with complaints of cyanosis and fatigue; and there can be many possible justifications like decreased arterial oxygen saturation, haemoglobin abnormalities, reduced cardiac output, exposure to cold environment, impaired pulmonary function, anatomic shunts, high altitude (low atmospheric pressure), arterial venous obstruction, and redistribution of blood flow from extremities. Several questions can be helpful in diagnosis of methemoglobinemia: whether the cyanosis is central or peripheral, sometimes exposure to cold weather can also cause peripheral cyanosis (pseudocyanosis); when inception of cyanosis was, may provide allusion of congenital or acquired methemoglobinemia; clubbing associated with cyanosis like congenital heart disease or pulmonary disease.1

Patients with cyanotic heart disease do have a prolonged history of cyanosis and fatigue as our patient had for past 2 years. However, this patient did not show any other symptoms or did not give any history suggestive of congenital heart disease such as frequent respiratory infections, failure to thrive or feeding difficulties. His general physical examination and review of the system were also normal. His blood pressure, pulse rate and oxygen saturation were normal and was also breathing comfortably on room air. The cardiac apex was normally positioned, and heart sounds were also heard normally without any murmur or any additional sound on auscultation. Finally, echocardiogram of the patient confirmed no possibility of structural heart disease. If not congenital, patient can also acquire methemoglobinemia from exogenous substances like nitric oxide, nitroprusside, sulphonamides, lidocaine, prilocaine, minocycline, arsenic, chloroquine. Primaquine.2-5 Other than these substances, poisoning due to herbs (containing ergot alkaloids) can also lead to bluish pigmentation of skin.6 Intake of such herbs is common practice in Indian households. However, suspicion of ingestion of any such substances or herbs was ruled out by patient. After ruling out the possibility of acquired methemoglobinemia, the patient most likely had congenital methemoglobinemia. Congenital methemoglobinemia occurs either due to blood enzymopathies (cytochrome b5 reductase deficiency) or due to haemoglobin M (single globin gene mutation). However, we could not perform enzymatic tests on patient due to financial constricts. Even though normal functioning of haemoglobin is impaired, the patient doesn’t show any signs of cardio-pulmonary dysfunction. Congenital methemoglobinemia is quite rare and for type 1 disease reported median onset of age was 31 years.7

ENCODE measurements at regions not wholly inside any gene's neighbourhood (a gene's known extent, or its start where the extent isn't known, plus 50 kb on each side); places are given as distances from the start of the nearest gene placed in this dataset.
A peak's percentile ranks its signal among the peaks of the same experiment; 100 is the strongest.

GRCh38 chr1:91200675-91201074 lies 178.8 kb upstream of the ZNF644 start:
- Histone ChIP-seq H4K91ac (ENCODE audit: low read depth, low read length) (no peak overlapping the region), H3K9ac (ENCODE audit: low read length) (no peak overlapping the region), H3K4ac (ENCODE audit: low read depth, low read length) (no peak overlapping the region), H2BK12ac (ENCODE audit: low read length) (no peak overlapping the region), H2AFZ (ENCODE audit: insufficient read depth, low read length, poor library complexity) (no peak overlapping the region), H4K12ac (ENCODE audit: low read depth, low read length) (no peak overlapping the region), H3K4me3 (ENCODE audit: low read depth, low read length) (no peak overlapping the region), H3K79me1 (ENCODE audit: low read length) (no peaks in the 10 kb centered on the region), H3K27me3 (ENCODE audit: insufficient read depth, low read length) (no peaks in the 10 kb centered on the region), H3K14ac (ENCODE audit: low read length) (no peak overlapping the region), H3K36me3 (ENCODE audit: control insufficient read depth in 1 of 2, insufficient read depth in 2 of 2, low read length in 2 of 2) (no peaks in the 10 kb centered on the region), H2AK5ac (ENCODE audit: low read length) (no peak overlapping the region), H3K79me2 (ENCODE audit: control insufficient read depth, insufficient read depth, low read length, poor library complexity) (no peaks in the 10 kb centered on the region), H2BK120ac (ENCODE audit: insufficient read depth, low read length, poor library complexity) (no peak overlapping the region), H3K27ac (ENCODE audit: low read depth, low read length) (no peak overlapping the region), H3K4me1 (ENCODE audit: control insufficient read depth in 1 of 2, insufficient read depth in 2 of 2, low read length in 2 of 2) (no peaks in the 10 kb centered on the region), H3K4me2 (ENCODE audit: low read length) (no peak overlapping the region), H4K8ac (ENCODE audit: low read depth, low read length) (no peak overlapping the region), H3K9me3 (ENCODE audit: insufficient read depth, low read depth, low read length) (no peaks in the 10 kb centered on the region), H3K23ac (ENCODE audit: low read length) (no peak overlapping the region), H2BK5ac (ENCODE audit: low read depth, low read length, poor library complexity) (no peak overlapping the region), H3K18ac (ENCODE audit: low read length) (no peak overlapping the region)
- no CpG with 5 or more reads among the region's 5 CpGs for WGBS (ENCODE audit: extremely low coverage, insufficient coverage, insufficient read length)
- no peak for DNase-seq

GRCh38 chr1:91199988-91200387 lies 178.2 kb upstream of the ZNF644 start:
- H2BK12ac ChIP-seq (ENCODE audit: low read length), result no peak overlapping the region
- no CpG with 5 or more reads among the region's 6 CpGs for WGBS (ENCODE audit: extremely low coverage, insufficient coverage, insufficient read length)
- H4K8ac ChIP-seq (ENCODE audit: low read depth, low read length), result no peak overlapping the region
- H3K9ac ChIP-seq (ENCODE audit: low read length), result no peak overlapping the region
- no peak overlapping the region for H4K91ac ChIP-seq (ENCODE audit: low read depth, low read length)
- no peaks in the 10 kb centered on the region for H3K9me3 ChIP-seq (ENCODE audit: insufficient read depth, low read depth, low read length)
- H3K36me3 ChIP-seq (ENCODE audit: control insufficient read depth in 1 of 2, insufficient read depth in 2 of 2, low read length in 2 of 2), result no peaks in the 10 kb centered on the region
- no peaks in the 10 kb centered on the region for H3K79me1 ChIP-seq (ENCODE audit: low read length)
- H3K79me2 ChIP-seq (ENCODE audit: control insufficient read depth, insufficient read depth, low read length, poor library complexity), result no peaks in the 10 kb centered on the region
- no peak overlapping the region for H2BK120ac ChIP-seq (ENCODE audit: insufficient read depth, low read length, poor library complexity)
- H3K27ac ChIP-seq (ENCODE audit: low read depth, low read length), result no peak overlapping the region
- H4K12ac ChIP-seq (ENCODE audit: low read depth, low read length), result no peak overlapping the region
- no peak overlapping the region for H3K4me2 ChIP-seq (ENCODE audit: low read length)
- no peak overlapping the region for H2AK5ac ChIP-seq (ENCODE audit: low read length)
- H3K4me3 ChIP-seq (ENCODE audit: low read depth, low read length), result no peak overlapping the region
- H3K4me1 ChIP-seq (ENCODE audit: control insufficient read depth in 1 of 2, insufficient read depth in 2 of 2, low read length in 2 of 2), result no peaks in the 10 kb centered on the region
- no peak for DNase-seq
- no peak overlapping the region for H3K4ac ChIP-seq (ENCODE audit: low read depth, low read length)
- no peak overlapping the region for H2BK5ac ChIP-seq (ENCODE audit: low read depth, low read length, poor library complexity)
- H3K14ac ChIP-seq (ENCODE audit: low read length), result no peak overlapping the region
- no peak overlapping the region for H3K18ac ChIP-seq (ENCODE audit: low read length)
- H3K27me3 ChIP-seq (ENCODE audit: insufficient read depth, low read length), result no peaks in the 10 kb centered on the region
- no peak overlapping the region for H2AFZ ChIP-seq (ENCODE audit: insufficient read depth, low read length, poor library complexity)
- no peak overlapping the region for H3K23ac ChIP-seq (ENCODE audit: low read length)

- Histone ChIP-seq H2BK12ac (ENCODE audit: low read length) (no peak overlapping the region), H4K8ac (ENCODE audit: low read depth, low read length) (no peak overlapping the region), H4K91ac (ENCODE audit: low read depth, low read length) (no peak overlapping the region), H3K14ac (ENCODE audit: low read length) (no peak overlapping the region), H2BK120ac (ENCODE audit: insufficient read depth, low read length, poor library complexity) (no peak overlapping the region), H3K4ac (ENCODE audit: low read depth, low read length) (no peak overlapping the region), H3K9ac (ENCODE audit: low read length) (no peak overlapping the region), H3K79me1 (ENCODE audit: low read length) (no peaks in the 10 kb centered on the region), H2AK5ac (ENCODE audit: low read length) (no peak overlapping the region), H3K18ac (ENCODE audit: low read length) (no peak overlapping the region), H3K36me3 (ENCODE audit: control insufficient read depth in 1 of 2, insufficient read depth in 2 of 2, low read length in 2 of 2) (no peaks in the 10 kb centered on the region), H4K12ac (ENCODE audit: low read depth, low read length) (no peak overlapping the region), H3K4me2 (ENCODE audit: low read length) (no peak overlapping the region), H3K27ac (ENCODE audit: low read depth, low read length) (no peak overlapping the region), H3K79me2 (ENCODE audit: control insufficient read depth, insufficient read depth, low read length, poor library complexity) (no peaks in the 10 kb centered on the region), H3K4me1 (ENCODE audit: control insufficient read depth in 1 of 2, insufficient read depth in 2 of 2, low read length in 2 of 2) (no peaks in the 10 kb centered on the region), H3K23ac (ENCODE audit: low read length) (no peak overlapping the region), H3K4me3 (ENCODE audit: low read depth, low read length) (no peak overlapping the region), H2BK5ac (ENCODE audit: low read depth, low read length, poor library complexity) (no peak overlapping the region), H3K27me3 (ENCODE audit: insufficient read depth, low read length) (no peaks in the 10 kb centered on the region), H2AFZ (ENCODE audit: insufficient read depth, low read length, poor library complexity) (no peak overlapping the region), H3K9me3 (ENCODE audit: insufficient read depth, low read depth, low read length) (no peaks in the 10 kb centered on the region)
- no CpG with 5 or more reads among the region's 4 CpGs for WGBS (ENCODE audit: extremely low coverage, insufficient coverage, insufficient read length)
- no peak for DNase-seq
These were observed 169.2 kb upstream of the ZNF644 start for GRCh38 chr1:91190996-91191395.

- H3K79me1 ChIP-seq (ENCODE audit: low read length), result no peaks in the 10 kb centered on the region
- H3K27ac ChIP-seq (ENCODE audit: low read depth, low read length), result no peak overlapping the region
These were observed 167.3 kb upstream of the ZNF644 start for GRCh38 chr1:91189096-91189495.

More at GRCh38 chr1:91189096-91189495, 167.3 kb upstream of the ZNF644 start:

Figure 1. Cyanosis Observed during

Initial Inspection in Patient

 

CLINICAL DIAGNOSIS

Methemoglobinemia

 

Figure 2. Electrocardiogram of Patient

PATHOLOGICAL DISCUSSION

Investigations revealed the level of methaemoglobin to be 22.9% (normal: 0-1.5%).

 

DISCUSSION OF MANAGEMENT

The patient was prescribed ascorbic acid tablets for 1 month. He returned for follow up after 1 month and reported neither improvement nor deterioration than the previous ailment. However, treatment with ascorbic acid is not indicated in congenital chronic methemoglobinemia except for cosmetic reasons. Congenital methemoglobinemia lacks systemic epidemiological studies as the disease is rare and under diagnosed when presented in adulthood. No offending agent or herb was found in the presented case and patient did not act in response to the available medication for treatment of congenital methemoglobinemia.

 

FINAL DIAGNOSIS

Congenital Methemoglobinemia

 

References